Orestes breaks off his embrace with his sister and asks the old tutor to advise him how to avenge his father’s death. Does he have any friends in Argos who will help him? The old man tells him he has no allies here. He must go alone with his luck to gain back his father’s palace. He must kill both Aegisthus and his mother, but he cannot get inside the city because Aegisthus is surrounded by guards. However, just now, Aegisthus is preparing a feast outside the walls in the fields with few attending slaves. As he does the sacrifice, Orestes and Pylades should walk by him, and Aegisthus will be required to invite guests to the feast. Clytemnestra will not be there; she will come later.
Orestes wonders how he can kill them both, and Electra volunteers to kill her mother. Electra explains her plan to send word by the tutor that she has given birth to a son. She will ask her mother to come and do the necessary ceremony for her after the birth. Her mother will feel enough guilt to come. The tutor agrees to the plan. First he must show Orestes where Aegisthus is sacrificing, and then he will give the message to Clytemnestra.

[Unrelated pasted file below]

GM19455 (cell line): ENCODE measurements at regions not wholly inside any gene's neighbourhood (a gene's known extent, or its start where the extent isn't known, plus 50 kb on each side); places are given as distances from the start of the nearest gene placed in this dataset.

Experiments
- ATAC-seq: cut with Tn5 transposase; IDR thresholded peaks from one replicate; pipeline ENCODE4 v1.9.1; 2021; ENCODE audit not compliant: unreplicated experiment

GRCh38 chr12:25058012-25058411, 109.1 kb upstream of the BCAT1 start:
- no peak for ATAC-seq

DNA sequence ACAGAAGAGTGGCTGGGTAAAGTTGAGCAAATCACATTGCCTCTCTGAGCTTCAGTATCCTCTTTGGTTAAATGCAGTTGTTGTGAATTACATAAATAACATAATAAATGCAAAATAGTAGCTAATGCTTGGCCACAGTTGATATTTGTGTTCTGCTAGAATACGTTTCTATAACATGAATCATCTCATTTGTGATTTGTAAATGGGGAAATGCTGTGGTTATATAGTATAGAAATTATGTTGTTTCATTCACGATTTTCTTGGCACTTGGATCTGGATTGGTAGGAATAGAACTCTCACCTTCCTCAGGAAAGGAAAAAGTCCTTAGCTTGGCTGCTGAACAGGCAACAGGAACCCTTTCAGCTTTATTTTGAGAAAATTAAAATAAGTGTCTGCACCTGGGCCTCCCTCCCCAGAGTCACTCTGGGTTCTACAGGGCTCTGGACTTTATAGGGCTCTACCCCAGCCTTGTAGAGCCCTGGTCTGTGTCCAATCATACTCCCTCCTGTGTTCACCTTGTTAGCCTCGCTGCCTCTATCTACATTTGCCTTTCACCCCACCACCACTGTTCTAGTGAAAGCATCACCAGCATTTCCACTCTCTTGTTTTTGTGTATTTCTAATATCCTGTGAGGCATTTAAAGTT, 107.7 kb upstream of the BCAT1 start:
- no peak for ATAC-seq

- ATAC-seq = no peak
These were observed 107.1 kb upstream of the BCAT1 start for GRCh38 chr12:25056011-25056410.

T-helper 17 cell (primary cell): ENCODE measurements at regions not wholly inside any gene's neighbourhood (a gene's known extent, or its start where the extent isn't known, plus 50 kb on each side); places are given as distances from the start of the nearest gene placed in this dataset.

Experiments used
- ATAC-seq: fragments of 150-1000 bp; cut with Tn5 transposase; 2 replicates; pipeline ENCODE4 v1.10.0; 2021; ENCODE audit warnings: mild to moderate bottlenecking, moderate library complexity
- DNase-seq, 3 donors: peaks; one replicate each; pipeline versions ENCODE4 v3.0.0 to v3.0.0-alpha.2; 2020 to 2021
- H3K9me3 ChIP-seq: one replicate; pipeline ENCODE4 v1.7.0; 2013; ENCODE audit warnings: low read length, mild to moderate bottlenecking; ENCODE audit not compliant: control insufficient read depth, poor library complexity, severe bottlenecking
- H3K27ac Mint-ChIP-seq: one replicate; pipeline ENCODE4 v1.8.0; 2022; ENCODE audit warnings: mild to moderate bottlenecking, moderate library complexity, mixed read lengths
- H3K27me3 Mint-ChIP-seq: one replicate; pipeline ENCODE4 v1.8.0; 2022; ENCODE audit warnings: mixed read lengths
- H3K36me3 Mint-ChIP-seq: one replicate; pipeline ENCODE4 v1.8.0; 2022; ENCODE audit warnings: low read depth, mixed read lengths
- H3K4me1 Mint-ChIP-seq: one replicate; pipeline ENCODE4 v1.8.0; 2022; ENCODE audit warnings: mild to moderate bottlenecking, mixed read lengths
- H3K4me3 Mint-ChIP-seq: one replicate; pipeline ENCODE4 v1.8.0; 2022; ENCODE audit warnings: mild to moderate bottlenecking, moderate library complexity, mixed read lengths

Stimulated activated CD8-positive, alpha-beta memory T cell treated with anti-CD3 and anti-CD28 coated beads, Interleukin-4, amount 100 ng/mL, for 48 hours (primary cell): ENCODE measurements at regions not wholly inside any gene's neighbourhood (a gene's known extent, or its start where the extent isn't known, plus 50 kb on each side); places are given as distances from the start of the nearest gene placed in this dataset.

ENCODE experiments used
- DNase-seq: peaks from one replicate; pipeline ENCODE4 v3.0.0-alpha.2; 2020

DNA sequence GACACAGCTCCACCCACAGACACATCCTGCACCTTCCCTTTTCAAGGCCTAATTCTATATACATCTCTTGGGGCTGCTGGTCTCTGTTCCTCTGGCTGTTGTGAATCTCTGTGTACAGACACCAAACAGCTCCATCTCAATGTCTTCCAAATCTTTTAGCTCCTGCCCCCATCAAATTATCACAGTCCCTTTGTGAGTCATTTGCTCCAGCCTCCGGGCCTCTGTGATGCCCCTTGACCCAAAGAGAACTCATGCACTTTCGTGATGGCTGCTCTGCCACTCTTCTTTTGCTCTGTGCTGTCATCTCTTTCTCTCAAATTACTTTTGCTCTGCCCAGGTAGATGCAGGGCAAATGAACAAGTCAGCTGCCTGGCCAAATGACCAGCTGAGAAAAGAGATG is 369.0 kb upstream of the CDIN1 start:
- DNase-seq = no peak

Orestes, Electra, and the old man pray to Zeus for success, and Electra prays to Hera, the goddess who protects Mycenae. Electra tells Orestes he must succeed in killing Aegisthus or she will kill herself on a sword if Orestes dies. She asks the Chorus to watch and raise a cry for victory or defeat, concerning the outcome.
The Chorus sings about the god Pan who wandered in the meadows of Argos and charmed a golden lamb to come into the city, an omen of seeming good fortune for the House of Atreus. Yet it caused division as Thyestes stole the wife and golden lamb of Atreus for himself. This is part of the continuing story of the cursed House of Atreus.